What is the price of a bus journey?

With the cost of bus travel being brought into question, Ralph Roberts reminds politicians that lowering fares comes from the right market conditions

There has been a lot of noise recently about the cost of bus travel. Indeed, I have had a number of well-meaning letters from politicians who think that lowering fares is as easy as flicking a switch. I also notice that a number of Bus Service Improvement Partnership applications in Scotland include lowering fares as a core measure. A good thing to do.

I know I am in the majority when I say that most bus managers would rather lower fares than raise them, but we are managers, not magicians. Bus fares are driven by market conditions and are generally a result rather than a starting point. This is my worry about the fares debate – those with no material risk or skin in the game want to start with the fare and forget about everything else. Reducing bus fares is an aim the Confederation of Passenger Transport fully supports. But for fare cuts to be sustainable over the longer term we must put the conditions which will drive lower fares front and centre of the debate.

I had a national politician recently who wanted the fares in Glasgow to be the same
as in London. We all know the story and it has been repeated many times around the UK, but this politician was genuinely surprised when I pointed out the obvious. Their response was: “So you are in favour of franchising then?” No, I am not in favour of business confiscation without compensation.

The general theme seems to be that we are in a cost-of-living crisis, so bus fares are the thing that will make the difference. Not the price of electricity, gas, bread, milk or other staples, just bus fares. Indeed, even the cost of franchising is something that passes most of the politicians by.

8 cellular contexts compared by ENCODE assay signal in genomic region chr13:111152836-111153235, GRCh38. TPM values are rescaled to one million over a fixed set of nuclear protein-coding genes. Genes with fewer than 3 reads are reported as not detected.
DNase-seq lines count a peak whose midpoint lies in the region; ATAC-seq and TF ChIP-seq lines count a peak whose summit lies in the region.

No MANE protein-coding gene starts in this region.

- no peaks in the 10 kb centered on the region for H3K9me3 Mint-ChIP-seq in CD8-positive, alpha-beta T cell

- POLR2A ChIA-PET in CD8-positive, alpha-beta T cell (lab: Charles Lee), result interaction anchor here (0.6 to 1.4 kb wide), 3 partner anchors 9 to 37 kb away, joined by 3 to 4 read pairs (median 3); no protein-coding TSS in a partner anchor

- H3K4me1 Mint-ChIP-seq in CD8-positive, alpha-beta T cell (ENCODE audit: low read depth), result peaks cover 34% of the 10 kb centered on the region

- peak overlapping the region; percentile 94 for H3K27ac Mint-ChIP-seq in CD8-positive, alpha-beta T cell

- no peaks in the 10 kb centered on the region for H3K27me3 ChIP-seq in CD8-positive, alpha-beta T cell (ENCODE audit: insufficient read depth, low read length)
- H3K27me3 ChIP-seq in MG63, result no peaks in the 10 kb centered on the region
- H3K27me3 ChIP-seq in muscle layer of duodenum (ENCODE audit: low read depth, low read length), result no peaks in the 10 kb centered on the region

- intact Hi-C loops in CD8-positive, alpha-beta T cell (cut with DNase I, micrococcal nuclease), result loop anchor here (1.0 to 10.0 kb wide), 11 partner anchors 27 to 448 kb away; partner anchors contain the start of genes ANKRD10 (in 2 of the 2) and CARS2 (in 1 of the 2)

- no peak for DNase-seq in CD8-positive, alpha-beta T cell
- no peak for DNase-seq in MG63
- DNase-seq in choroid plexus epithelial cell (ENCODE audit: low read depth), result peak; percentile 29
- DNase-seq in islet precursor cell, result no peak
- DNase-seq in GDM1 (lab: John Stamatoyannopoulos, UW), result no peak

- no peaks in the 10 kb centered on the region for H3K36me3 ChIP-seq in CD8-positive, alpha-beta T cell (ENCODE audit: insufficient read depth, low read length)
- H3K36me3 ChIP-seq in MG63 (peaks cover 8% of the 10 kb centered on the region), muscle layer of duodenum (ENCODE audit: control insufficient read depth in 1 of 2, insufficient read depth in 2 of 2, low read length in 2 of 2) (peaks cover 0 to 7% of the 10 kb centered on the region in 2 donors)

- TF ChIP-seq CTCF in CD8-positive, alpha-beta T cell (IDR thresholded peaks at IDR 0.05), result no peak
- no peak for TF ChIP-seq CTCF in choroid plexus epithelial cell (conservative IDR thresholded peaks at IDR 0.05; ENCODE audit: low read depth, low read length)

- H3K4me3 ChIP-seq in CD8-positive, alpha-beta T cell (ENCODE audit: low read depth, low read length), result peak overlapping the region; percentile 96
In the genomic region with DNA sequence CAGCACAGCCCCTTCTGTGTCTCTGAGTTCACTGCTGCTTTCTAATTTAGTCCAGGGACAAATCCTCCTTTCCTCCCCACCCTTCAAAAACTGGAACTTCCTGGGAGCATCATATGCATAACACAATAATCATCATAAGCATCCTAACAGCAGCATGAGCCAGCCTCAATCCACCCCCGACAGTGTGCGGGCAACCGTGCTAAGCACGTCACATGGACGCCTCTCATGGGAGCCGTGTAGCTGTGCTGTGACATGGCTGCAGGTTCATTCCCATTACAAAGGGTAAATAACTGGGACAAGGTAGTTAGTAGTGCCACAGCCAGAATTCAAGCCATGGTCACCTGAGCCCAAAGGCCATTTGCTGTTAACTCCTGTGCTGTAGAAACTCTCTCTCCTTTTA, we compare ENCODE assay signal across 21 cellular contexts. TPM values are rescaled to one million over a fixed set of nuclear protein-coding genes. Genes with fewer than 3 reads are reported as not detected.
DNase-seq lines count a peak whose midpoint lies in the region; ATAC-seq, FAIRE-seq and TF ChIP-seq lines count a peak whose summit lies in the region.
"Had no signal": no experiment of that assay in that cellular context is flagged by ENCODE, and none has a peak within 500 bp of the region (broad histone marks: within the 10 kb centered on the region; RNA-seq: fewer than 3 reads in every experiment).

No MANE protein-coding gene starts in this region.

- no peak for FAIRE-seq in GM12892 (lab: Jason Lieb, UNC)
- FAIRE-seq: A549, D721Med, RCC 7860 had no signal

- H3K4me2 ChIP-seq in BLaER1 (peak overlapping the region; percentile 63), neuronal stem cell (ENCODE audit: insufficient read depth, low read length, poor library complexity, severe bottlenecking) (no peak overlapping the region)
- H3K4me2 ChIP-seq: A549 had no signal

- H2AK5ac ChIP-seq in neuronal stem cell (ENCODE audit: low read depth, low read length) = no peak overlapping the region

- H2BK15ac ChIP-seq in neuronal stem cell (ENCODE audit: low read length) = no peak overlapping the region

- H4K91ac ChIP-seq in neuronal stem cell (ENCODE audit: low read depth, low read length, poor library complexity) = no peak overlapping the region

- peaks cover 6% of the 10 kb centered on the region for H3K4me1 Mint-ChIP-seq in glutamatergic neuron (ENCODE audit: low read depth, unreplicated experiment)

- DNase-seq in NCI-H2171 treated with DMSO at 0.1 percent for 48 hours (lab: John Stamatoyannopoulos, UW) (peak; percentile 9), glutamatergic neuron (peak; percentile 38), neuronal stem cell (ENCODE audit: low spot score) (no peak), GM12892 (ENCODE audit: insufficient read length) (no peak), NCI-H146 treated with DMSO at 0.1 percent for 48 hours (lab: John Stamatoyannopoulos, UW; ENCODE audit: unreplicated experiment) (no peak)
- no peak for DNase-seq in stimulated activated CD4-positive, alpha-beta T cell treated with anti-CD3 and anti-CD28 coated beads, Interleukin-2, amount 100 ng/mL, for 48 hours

In Scotland for example, the government plans to spend £5bn on rail over the next couple of years. In comparison, bus will receive £50m a year plus a £500m bus priority pot that local authorities seem reluctant to spend. Well short of one tenth of the spend in the same timeframe. The fact that 22% of public transport journeys are made by rail while 74% are made by bus, just makes the logic even more difficult to grasp.

This might sound like a bus vs. rail argument, but it is not. I am happy that the rail network is being invested in. I am also very unhappy about how these myopic policies culminate in giving the bus user such a bad deal. And, if it is fares we should focus on, why are rail fares so high, when they are essentially controlled or sanctioned by the very same people asking for bus fares to be lower? One of life’s true mysteries.

As an industry, how do we make those with little knowledge of how it works see sense? I believe that the message needs to be simple. Create the correct market conditions by managing the road space and allowing buses to be as productive as they can be, and you will see the lowest possible fares. If that isn’t low enough, fund bus companies to cut them further. It is a political social policy after all, not a market driven possibility.